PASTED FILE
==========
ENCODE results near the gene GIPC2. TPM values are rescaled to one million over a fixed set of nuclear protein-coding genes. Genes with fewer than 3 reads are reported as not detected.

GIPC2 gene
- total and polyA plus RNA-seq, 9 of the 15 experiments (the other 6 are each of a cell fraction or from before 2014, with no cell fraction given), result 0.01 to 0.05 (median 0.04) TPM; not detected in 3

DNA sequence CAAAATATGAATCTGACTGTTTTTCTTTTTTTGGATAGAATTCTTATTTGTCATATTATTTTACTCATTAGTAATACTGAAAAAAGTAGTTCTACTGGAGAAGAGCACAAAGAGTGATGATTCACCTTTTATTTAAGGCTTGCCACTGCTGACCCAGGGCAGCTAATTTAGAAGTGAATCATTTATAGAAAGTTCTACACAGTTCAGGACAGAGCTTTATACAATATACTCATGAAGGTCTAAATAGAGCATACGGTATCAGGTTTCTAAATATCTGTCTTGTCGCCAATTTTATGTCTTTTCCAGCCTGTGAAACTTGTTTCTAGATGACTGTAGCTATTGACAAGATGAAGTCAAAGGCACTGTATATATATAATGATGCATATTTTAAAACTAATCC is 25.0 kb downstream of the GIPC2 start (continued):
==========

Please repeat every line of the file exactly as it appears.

ENCODE results near the gene GIPC2. TPM values are rescaled to one million over a fixed set of nuclear protein-coding genes. Genes with fewer than 3 reads are reported as not detected.

GIPC2 gene
- total and polyA plus RNA-seq, 9 of the 15 experiments (the other 6 are each of a cell fraction or from before 2014, with no cell fraction given), result 0.01 to 0.05 (median 0.04) TPM; not detected in 3

DNA sequence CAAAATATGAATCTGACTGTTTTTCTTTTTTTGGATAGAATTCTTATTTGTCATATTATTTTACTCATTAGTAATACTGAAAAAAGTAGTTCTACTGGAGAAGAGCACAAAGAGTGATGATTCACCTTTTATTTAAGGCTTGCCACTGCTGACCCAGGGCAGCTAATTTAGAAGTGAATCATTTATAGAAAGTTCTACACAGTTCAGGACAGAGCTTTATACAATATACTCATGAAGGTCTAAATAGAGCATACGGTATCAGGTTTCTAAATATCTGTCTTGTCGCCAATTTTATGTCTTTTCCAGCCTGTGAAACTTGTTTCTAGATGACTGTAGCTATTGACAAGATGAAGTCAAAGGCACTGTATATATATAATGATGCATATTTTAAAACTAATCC is 25.0 kb downstream of the GIPC2 start (continued):